In order to control malaria, it is important to understand the genetic structure of the parasites in each endemic area. Plasmodium vivax is widely distributed in the tropical to temperate regions of Asia and South America, but effective strategies for its elimination have yet to be designed. In South Korea, for example, indigenous vivax malaria was eliminated by the late 1970s, but re-emerged from 1993. We estimated the population structure and temporal dynamics of transmission of P. vivax in South Korea using microsatellite DNA markers.
We analyzed 255 South Korean P. vivax isolates collected from 1994 to 2008, based on 10 highly polymorphic microsatellite DNA loci of the P. vivax genome. Allelic data were obtained for the 87 isolates and their microsatellite haplotypes were determined based on a combination of allelic data of the loci. In total, 40 haplotypes were observed. There were two predominant haplotypes: H16 and H25. H16 was observed in 9 isolates (10%) from 1996 to 2005, and H25 in 27 (31%) from 1995 to 2003. These results suggested that the recombination rate of P. vivax in South Korea, a temperate country, was lower than in tropical areas where identical haplotypes were rarely seen in the following year. Next, we estimated the relationships among the 40 haplotypes by eBURST analysis. Two major groups were found: one composed of 36 isolates (41%) including H25; the other of 20 isolates (23%) including H16. Despite the low recombination rate, other new haplotypes that are genetically distinct from the 2 groups have also been observed since 1997 (H27).
These results suggested a continual introduction of P. vivax from other population sources, probably North Korea. Molecular epidemiology using microsatellite DNA of the P. vivax population is effective for assessing the population structure and transmission dynamics of the parasites - information that can assist in the elimination of vivax malaria in endemic areas.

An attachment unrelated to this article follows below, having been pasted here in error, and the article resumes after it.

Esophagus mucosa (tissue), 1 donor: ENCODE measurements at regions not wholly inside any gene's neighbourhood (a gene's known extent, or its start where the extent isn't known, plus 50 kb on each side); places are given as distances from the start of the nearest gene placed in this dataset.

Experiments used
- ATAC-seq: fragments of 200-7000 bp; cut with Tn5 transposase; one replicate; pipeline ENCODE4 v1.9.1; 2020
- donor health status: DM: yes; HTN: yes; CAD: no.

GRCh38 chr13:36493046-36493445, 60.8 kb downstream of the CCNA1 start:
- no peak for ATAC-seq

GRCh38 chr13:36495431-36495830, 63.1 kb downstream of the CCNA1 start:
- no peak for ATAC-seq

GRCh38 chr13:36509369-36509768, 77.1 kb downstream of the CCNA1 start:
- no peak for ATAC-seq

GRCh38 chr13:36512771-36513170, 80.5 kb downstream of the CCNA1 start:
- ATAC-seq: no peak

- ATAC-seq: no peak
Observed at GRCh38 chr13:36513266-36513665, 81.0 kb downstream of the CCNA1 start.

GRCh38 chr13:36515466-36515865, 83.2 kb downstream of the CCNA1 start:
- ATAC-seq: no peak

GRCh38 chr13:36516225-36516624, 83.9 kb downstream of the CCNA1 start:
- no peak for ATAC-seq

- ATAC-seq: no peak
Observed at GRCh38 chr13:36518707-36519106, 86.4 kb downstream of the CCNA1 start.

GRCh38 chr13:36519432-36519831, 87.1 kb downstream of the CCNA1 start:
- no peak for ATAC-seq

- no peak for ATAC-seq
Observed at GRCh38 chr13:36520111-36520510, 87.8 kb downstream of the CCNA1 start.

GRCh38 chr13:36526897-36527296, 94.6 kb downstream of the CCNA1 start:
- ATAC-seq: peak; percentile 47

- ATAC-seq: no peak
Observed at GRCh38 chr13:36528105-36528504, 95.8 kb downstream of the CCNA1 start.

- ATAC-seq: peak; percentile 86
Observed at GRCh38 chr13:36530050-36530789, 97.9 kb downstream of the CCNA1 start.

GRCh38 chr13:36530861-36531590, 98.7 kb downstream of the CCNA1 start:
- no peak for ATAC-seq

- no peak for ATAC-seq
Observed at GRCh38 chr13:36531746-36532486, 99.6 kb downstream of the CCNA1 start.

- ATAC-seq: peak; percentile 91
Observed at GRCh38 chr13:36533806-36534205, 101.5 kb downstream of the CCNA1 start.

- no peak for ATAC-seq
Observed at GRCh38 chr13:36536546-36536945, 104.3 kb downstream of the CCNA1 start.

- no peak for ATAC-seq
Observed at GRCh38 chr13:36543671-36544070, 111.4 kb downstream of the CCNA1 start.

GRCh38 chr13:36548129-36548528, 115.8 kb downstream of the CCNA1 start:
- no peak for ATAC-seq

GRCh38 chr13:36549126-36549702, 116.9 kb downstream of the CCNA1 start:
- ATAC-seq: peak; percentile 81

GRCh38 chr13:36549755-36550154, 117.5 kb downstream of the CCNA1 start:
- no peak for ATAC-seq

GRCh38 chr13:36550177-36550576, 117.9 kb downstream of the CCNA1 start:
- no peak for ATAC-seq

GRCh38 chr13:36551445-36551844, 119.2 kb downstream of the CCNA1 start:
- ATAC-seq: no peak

Vivax malaria is widely prevalent, mainly in Asia and South America with 390 million reported cases in 2009. Worldwide, in the same year, 2.85 billion people were at risk. Plasmodium vivax is prevalent not only in tropical and subtropical areas but also in temperate areas where there are no mosquitoes in cold seasons. While most malaria researchers are focusing their studies on the parasite in tropical areas, we examined the characteristics of P. vivax in South Korea (temperate area) temporally, using 10 highly polymorphic microsatellite DNA (a short tandem repeat DNA sequence) in the parasite genome, and highlighted the differences between the tropical and temperate populations. We found that the South Korean P. vivax population had low genetic diversity and low recombination rates in comparison to tropical P. vivax populations that had been reported. We also found that some of the parasite clones in the population were changing from 1994 to 2008, evidence suggesting the continual introduction of the parasite from other populations, probably from North Korea. Polymorphic DNA markers of the P. vivax parasite are useful tools for estimating the situation of its transmission in endemic areas.